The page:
Night Birds "The Other Side of Darkness" Grave Mistake Records
The first time i heard Agent Orange, it was from a friend the lent me Agent Orange "This is the Voice", Dag Nasty "Field Day", and Descendents "All". He was a best friend and we skated everyday. But he was 4 years older than i was. And i wanted everything to be Sick of It All or Slapshot. Murphy's Law was the lightest i got. Well years later i fully embraced Descendents "Milo...", "Bonus Fat", and "IDWTGU". BUt to this day, "All" bugs me. And while "Wigout at Denko's" is awesome and "Can I Say" is a classic that i blast frequently, i will never go back to "Field Day".
All that said, Agent Orange i nnever went back to until about 2 or 3 years ago. And i knew i missed many years of joy that could have had listening to "Living in Darkness". I have not returned to "This is the Voice", but i get it. I also have spent the last decade amassing an intense fondness for surf and garage. And if you can relate to that, then you need to hear Night Birds. This band is refreshing and intense.
Night Birds play dark, frantic surf punk. Yeah it's catchy; but it is even more than that. Cynical lyrics of human error are screamed over lo-fi beauty. Noise fills your ear, dragging you into the chaos of the frenzied beats. Deep, low drums bounce over the thin metal scrapings of taut punk guitar riffs.
Here we get the inverse of what someone would envision when they hear "surf music:. No sun, no beach, no pastel or neon long shorts. The foreboding doomed tunes project images of a cold, isolated east coast winter. Take "Can't Get Clean". We can hear the familiar bouncing surf beat; when stripped down, you could imagine some bopping blondes in polka dot tw pieces and leis, alternating crossed arms and fists in a dance. But the ominous "Ahhhhs" and dismal twang and desperate cries of the vocals; paired with "i wash all day, i scrub all night...but i can't get clean", skew our fantasy to a dark image.
Take the surf movies of the 60s and then picture the B-Movie monster movies of the same era. This is the Nights Birds. The group exist to reflect the wrongs and exploitative results of human greed that those films dictated. Atomic mishaps now come in musical form. Instead of wasting days in horizontal paralysis as the Pacific Ocean laps against your bronzed feet, "Landfill Land" paints the landscape with the trash and rot of modern society. A pumping beat drives a wandering surf lead, each verse building to a chorus of climactic fury. The layers of sound culminate in a song that is impossible to resist. This is crafted to propel leather jacket punks to jump and spill their beer on you in the sparsely filled dive bar you have landed in tonight.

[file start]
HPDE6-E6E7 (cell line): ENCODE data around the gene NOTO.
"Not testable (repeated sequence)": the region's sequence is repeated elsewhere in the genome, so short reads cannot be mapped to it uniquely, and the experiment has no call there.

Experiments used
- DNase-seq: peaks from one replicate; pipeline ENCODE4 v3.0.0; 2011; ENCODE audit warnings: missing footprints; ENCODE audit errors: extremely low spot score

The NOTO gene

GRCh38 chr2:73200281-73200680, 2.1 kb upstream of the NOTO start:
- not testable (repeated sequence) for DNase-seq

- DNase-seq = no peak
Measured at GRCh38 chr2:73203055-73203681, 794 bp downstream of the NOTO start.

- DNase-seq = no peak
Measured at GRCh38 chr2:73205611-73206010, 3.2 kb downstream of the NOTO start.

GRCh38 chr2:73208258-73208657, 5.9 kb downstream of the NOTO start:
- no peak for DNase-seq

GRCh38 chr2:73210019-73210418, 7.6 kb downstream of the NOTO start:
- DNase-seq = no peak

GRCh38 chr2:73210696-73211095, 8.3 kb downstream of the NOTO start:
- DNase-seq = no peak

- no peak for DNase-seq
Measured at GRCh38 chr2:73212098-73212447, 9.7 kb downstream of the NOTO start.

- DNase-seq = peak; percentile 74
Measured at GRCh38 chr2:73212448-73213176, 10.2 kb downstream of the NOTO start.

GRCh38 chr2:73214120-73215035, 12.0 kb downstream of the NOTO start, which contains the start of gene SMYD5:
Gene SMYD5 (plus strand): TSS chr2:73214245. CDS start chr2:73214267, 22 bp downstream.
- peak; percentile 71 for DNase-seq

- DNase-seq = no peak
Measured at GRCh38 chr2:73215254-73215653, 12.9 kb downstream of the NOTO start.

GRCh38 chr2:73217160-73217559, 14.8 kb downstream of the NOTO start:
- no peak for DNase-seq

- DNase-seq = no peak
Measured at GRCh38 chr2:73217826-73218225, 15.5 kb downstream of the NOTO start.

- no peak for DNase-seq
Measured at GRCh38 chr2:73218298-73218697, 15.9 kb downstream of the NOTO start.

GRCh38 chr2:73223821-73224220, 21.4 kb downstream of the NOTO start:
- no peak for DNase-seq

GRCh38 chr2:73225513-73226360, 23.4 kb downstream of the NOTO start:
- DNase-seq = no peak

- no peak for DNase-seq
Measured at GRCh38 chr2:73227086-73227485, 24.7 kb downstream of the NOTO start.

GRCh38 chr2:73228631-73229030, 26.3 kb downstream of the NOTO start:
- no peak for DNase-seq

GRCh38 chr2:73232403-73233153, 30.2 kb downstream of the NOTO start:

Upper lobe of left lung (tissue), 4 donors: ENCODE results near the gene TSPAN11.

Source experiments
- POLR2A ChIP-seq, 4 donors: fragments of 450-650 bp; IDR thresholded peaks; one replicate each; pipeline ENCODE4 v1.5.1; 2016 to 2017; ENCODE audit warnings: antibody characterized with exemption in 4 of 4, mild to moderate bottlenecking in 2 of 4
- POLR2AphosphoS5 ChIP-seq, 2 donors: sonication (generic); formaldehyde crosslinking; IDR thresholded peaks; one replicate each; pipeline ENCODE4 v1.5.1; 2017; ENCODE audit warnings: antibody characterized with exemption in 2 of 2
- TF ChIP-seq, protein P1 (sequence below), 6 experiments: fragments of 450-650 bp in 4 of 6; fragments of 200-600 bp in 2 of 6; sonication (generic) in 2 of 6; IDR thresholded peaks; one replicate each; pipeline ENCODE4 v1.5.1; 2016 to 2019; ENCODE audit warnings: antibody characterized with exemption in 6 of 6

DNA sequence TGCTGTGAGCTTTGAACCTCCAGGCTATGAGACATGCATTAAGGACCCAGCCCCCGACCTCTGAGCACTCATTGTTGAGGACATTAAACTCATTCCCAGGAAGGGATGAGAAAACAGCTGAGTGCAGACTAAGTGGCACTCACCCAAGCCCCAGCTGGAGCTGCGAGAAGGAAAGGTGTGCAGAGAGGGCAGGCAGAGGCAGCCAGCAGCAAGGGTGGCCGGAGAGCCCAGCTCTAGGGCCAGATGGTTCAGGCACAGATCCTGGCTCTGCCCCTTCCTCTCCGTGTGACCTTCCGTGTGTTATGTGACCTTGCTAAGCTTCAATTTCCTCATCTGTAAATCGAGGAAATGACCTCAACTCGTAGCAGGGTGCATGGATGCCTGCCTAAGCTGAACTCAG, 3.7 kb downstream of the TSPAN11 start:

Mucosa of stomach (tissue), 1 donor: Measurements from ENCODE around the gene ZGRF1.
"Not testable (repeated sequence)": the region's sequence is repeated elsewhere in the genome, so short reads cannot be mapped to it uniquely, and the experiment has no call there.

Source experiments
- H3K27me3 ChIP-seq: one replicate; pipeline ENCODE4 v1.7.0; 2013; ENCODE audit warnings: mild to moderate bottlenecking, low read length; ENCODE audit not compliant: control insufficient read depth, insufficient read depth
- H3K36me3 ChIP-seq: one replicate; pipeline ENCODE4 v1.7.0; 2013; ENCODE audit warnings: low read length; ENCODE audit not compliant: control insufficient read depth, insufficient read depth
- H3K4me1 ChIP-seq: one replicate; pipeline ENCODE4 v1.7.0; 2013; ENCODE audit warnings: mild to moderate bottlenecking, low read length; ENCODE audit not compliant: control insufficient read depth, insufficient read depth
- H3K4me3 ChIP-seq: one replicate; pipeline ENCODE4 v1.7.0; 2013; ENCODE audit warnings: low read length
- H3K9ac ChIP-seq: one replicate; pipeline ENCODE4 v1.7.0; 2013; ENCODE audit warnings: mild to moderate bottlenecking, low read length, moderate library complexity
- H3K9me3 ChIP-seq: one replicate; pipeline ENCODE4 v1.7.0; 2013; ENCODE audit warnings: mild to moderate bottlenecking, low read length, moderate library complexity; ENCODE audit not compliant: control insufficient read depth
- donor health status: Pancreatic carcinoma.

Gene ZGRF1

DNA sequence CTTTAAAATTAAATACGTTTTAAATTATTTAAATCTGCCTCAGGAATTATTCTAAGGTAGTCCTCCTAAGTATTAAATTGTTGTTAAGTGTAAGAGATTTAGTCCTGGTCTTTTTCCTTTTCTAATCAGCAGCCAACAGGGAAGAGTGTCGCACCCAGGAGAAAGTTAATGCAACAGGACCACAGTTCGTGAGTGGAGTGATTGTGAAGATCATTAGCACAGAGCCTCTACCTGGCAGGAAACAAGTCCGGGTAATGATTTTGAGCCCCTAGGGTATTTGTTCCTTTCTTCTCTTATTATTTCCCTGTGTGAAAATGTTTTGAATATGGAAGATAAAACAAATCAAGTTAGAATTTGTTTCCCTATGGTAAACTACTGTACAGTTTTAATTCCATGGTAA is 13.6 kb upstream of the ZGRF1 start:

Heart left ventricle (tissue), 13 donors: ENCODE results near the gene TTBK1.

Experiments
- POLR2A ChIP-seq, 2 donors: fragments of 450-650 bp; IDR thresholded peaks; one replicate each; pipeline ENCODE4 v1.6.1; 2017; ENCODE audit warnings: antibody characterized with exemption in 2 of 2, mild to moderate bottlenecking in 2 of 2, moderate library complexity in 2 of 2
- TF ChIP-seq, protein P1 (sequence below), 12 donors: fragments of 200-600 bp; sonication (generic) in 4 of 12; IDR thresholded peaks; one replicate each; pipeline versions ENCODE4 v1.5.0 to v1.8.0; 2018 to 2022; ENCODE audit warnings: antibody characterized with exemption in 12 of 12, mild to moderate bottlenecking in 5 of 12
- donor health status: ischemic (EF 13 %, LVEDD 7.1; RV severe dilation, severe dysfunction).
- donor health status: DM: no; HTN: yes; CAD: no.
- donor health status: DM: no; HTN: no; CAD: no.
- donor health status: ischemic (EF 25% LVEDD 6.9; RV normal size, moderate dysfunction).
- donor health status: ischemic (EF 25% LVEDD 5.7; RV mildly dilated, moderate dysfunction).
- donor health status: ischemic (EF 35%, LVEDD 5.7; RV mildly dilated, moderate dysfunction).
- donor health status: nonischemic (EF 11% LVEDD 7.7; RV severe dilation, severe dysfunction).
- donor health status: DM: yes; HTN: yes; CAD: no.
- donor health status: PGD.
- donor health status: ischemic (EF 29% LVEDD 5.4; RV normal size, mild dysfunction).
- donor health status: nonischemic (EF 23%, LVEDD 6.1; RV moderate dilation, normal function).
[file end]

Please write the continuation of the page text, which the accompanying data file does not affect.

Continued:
Every song is amazing and stands alone. Night Birds never slow their pace. The start of side B is the 1:22 surf jam, "Day after Trinity" and it is evil. Next we jump into "Hoffman Lens" which is reminiscent of early Descendents with the hypnotic guitar laid over the discordant speed filled strums and robotic drums and scathing "We'll all be living in a new third world". Feed back adorns the indulgent and way too relate-able "Sex Tape". For the despondent recluse, we finally have an anthem.
"The Other Side of Darkness" is a fantastic punk album. Original and invigorating in a genre that tends to repeat itself frequently. I am quickly ensnared by the giant octopus emerging from the polluted lake. Each tentacle grasping me pinpoints my insecurity, fear, paranoia, anxiety, self-hate, shame, impotence, and xenophobia (yeah, that's eight, bitch). The play on Agent Orange's classic debut, "Living in Darkness", allows Night Birds to wear their influences on their sleeve. All the while they can invert it to make it a bastardization of the same homage. This is east coast. We are disconnected, bitter, jaded, and weathered.
"Failed Species" summons low tom\nes and blistering beats balanced with a female "ahhh" melody, while allowing the misanthropes a sweet "i told you so"moment. Back on side A, "Neon Grey" (awesome title!!!) gives us the same speed and confusion drenched in feedback" "Born of Man and Woman" is as close to mid-paced as we'll get. It certainly holds a catchy beat.
I can not recommend this album enough. Depression and panic fit into the epitome of their aural equal. This is pessimism personified. So beware the evil and greed of man. But if that's what births Night Birds, well, i will raise my glass to the demise of this species.
FFO: Gein and The Graverobbers, The Briefs, Deep Sleep, Gas Huffer, New Bomb Turks (early), Misfits, Agent Orange, Smut Peddlers, The Bodies
take a listen